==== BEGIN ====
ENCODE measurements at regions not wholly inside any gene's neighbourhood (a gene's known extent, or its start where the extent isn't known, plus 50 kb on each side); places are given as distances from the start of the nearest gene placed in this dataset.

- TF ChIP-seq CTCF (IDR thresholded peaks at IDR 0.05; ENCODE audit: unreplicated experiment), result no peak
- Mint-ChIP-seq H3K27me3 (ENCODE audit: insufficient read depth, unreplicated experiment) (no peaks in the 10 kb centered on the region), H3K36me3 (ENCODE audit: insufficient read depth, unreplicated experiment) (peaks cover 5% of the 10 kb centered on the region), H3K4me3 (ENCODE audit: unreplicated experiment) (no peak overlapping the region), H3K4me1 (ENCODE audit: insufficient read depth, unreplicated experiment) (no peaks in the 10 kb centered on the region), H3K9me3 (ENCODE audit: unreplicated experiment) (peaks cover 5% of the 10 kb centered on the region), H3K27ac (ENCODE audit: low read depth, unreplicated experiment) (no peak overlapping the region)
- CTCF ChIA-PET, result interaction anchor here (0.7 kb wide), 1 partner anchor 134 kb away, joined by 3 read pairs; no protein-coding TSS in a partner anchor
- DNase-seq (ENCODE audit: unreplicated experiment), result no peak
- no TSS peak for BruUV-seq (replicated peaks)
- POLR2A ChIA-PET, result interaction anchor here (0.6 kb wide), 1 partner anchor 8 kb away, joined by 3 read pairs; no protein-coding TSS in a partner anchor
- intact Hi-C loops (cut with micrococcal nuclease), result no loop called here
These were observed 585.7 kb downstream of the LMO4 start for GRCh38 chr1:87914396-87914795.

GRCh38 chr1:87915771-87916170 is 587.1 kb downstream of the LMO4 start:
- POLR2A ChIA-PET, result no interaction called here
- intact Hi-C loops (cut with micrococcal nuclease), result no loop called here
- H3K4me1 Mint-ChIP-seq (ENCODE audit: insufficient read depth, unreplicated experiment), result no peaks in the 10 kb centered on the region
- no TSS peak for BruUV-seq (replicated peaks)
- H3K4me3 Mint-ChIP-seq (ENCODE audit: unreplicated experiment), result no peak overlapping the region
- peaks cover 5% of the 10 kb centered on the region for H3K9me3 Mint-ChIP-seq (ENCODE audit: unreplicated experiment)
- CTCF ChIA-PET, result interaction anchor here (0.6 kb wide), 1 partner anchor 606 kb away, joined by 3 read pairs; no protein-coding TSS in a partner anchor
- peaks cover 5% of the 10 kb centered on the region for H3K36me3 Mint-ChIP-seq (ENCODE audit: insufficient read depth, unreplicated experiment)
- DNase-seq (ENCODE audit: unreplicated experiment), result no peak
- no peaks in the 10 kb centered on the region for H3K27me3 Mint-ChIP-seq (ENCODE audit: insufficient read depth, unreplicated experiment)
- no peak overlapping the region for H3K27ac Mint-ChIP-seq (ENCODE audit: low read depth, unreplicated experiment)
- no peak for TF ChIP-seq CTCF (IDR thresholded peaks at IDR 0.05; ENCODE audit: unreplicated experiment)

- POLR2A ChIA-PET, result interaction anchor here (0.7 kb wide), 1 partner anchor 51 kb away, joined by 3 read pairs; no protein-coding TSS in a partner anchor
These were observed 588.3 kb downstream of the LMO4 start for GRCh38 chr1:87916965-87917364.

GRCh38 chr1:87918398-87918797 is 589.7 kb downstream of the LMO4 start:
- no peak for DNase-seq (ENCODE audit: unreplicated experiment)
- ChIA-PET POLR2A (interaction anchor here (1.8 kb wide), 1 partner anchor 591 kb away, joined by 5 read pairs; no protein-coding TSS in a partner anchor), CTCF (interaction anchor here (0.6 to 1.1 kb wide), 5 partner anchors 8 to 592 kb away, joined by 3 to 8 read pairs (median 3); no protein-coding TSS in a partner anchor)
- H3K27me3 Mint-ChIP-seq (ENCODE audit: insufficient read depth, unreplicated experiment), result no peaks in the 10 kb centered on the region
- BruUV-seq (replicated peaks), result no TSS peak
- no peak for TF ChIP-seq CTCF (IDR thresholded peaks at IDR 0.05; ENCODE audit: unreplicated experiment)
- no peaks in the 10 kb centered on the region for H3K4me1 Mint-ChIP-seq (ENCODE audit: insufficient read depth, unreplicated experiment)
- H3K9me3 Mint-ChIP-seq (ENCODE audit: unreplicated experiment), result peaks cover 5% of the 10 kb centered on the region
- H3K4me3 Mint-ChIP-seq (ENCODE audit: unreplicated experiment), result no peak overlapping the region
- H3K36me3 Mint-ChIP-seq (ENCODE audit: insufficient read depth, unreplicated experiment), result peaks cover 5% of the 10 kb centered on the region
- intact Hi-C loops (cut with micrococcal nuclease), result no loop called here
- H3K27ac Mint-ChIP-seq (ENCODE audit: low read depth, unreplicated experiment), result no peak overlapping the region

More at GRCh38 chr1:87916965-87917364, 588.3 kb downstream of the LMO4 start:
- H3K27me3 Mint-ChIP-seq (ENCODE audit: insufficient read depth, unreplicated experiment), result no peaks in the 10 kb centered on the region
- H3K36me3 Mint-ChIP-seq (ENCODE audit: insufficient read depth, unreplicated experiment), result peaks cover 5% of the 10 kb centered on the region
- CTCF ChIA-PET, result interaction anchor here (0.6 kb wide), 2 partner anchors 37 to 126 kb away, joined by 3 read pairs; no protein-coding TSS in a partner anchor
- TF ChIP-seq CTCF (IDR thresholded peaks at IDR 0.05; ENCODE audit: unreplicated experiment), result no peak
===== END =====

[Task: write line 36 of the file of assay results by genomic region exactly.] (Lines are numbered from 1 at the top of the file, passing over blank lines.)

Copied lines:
- H3K27ac Mint-ChIP-seq (ENCODE audit: low read depth, unreplicated experiment), result no peak overlapping the region